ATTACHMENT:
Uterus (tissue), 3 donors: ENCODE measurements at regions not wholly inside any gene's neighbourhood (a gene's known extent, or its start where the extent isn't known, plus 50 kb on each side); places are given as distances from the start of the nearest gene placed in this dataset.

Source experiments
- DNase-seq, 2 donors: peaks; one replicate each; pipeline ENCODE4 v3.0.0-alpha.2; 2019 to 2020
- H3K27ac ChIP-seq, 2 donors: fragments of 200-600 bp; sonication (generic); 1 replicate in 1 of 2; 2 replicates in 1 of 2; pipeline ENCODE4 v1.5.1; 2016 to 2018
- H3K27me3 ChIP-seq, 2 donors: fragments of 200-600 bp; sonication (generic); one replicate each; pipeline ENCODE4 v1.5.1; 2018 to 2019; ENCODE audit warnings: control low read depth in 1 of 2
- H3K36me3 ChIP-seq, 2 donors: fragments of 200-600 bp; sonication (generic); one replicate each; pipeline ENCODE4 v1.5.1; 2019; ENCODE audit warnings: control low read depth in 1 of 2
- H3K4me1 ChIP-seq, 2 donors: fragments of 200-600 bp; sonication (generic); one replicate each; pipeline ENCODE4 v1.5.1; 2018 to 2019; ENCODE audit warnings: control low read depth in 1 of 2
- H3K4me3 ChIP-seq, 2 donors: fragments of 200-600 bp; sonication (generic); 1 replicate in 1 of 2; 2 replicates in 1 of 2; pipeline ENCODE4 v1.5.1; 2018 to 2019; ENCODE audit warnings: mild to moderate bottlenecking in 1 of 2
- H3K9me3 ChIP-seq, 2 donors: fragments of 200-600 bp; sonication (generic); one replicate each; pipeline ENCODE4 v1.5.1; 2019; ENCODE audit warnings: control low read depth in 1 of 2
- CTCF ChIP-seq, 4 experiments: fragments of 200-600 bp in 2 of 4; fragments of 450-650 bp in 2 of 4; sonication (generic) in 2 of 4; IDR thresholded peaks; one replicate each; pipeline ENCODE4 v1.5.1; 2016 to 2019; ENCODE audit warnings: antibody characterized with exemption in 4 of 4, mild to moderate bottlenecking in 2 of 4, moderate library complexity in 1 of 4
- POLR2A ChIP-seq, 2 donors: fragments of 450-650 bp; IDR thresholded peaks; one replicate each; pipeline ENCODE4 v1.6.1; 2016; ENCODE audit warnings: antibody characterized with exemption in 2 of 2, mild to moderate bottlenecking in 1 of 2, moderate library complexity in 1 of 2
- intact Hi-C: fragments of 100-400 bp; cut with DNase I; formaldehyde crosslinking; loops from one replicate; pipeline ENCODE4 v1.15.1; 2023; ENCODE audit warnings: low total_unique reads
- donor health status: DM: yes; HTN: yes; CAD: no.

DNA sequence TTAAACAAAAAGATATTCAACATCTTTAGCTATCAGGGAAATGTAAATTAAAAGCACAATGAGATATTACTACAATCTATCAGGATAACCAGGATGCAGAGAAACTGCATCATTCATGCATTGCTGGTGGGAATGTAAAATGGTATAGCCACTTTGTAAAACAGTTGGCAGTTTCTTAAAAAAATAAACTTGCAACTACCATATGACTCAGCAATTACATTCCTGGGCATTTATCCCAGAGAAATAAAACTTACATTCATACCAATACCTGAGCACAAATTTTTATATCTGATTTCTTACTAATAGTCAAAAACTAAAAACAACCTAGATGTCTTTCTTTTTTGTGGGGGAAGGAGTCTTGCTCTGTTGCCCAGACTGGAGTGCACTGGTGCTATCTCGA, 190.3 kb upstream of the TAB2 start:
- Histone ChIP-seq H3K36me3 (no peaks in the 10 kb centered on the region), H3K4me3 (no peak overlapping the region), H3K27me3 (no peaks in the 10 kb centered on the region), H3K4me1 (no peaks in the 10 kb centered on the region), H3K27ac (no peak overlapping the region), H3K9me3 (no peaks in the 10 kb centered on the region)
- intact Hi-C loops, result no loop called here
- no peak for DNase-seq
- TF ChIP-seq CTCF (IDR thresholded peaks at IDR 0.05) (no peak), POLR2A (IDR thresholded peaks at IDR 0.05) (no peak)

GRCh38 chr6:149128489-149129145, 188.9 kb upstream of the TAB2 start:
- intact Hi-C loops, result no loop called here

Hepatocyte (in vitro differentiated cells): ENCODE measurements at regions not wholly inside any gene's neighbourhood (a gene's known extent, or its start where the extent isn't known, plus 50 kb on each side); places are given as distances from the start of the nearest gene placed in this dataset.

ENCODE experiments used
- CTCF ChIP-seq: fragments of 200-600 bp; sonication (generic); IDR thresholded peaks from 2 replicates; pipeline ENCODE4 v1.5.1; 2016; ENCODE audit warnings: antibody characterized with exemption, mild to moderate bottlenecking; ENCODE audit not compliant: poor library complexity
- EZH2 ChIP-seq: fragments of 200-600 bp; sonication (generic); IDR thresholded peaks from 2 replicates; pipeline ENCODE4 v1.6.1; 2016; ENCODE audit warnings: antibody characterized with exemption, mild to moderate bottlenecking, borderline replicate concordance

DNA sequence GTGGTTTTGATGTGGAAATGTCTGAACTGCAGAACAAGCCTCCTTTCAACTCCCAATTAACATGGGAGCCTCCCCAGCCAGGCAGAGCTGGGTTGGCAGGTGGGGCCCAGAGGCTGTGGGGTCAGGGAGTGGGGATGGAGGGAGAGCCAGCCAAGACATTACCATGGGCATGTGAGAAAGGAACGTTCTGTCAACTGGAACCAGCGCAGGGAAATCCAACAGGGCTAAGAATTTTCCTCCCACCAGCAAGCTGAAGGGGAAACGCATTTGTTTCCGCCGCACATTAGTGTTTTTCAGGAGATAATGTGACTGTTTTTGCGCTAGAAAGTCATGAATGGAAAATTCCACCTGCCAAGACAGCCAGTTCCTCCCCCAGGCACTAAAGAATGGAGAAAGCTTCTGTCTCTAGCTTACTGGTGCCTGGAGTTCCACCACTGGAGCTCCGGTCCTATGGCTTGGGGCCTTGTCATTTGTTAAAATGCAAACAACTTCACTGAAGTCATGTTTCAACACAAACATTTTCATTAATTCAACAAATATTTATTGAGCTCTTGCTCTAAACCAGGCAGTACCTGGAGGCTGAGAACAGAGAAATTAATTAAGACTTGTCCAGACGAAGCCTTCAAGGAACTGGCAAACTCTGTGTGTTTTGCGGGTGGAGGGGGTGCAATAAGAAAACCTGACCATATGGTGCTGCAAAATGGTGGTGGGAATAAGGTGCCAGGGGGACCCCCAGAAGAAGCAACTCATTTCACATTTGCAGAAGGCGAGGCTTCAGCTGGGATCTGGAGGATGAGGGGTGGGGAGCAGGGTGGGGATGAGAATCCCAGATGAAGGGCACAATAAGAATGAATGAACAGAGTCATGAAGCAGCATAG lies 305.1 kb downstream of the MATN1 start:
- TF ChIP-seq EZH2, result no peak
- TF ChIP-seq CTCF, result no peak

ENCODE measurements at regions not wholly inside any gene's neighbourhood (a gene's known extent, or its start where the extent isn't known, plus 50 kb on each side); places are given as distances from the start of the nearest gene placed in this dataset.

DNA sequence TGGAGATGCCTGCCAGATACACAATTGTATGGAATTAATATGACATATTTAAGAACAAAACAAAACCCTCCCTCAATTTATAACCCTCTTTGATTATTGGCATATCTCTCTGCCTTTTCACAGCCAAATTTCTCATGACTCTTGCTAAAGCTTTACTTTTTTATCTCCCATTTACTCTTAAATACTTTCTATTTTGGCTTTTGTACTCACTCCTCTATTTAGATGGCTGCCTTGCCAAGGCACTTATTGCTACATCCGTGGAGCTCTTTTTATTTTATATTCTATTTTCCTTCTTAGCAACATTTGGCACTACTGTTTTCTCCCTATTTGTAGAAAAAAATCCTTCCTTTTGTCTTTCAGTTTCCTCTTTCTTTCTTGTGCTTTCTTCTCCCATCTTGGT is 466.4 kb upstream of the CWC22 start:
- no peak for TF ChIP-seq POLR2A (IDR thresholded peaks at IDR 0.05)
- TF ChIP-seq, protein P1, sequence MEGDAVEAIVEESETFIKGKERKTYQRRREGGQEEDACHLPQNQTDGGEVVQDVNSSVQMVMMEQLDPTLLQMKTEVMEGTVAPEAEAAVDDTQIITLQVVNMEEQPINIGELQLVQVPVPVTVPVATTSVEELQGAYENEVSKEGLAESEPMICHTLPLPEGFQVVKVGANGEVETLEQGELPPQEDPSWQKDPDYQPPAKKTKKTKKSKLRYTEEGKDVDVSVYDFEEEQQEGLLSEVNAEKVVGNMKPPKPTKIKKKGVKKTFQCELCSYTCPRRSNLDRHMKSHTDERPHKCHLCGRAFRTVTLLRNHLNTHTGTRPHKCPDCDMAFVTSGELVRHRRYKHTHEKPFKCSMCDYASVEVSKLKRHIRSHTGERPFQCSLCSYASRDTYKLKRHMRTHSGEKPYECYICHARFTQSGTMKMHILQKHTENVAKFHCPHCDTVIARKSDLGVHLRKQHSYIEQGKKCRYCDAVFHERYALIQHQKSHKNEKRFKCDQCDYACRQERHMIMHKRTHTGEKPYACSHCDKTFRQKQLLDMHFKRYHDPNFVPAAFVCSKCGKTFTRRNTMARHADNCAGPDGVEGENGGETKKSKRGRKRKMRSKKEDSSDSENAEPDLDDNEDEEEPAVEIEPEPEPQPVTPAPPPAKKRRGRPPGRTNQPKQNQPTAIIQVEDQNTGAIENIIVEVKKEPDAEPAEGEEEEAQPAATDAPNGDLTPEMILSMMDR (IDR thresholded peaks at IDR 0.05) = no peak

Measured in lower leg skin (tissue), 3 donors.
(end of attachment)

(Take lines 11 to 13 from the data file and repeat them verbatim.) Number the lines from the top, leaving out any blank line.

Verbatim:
- POLR2A ChIP-seq, 2 donors: fragments of 450-650 bp; IDR thresholded peaks; one replicate each; pipeline ENCODE4 v1.6.1; 2016; ENCODE audit warnings: antibody characterized with exemption in 2 of 2, mild to moderate bottlenecking in 1 of 2, moderate library complexity in 1 of 2
- intact Hi-C: fragments of 100-400 bp; cut with DNase I; formaldehyde crosslinking; loops from one replicate; pipeline ENCODE4 v1.15.1; 2023; ENCODE audit warnings: low total_unique reads
- donor health status: DM: yes; HTN: yes; CAD: no.